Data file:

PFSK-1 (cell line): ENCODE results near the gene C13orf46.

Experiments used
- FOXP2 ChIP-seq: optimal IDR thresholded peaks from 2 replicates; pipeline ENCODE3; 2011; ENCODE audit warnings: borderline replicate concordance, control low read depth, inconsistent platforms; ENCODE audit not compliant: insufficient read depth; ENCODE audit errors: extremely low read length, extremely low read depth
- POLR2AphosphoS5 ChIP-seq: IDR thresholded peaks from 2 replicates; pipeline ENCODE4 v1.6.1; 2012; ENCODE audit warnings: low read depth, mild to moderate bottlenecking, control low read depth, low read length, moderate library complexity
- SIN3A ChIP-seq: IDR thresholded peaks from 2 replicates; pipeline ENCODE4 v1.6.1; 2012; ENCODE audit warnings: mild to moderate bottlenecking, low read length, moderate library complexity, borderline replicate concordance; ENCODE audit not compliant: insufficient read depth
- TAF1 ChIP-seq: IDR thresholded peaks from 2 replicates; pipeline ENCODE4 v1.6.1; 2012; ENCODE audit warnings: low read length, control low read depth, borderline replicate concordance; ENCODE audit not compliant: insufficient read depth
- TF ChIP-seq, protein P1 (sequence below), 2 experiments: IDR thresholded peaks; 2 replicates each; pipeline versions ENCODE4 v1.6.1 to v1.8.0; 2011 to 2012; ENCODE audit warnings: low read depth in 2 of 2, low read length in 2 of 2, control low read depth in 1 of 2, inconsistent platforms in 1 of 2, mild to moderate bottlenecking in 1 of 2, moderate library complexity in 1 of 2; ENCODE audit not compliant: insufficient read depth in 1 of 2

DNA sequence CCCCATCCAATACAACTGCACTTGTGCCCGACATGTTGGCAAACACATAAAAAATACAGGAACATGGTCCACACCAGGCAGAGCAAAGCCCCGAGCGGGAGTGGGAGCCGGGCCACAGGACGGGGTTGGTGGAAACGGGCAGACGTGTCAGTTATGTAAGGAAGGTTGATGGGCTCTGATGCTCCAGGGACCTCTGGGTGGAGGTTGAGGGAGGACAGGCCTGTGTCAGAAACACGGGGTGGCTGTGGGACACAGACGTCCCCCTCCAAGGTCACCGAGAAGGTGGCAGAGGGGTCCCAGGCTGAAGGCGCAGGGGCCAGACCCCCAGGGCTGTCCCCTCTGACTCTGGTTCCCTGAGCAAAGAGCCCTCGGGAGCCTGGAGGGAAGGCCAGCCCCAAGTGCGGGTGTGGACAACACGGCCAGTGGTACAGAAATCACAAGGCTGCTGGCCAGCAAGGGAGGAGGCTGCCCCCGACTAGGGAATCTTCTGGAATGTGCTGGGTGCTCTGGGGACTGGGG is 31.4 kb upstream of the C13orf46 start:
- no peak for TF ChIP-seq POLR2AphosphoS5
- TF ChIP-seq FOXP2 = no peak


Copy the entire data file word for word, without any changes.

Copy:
PFSK-1 (cell line): ENCODE results near the gene C13orf46.

Experiments used
- FOXP2 ChIP-seq: optimal IDR thresholded peaks from 2 replicates; pipeline ENCODE3; 2011; ENCODE audit warnings: borderline replicate concordance, control low read depth, inconsistent platforms; ENCODE audit not compliant: insufficient read depth; ENCODE audit errors: extremely low read length, extremely low read depth
- POLR2AphosphoS5 ChIP-seq: IDR thresholded peaks from 2 replicates; pipeline ENCODE4 v1.6.1; 2012; ENCODE audit warnings: low read depth, mild to moderate bottlenecking, control low read depth, low read length, moderate library complexity
- SIN3A ChIP-seq: IDR thresholded peaks from 2 replicates; pipeline ENCODE4 v1.6.1; 2012; ENCODE audit warnings: mild to moderate bottlenecking, low read length, moderate library complexity, borderline replicate concordance; ENCODE audit not compliant: insufficient read depth
- TAF1 ChIP-seq: IDR thresholded peaks from 2 replicates; pipeline ENCODE4 v1.6.1; 2012; ENCODE audit warnings: low read length, control low read depth, borderline replicate concordance; ENCODE audit not compliant: insufficient read depth
- TF ChIP-seq, protein P1 (sequence below), 2 experiments: IDR thresholded peaks; 2 replicates each; pipeline versions ENCODE4 v1.6.1 to v1.8.0; 2011 to 2012; ENCODE audit warnings: low read depth in 2 of 2, low read length in 2 of 2, control low read depth in 1 of 2, inconsistent platforms in 1 of 2, mild to moderate bottlenecking in 1 of 2, moderate library complexity in 1 of 2; ENCODE audit not compliant: insufficient read depth in 1 of 2

DNA sequence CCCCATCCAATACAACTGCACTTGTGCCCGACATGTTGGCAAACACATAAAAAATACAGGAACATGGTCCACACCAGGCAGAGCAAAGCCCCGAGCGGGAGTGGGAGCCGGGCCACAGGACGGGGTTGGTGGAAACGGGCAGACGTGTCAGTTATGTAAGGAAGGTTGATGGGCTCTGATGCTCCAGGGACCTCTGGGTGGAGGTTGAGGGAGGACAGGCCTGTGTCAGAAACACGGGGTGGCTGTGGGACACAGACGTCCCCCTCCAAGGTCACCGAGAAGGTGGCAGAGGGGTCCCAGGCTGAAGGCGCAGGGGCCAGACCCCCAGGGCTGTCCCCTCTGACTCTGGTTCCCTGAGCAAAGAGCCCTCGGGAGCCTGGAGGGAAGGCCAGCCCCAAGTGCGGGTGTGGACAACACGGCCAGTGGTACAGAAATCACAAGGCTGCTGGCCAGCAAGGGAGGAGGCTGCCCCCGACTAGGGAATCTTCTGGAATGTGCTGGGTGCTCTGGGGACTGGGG is 31.4 kb upstream of the C13orf46 start:
- no peak for TF ChIP-seq POLR2AphosphoS5
- TF ChIP-seq FOXP2 = no peak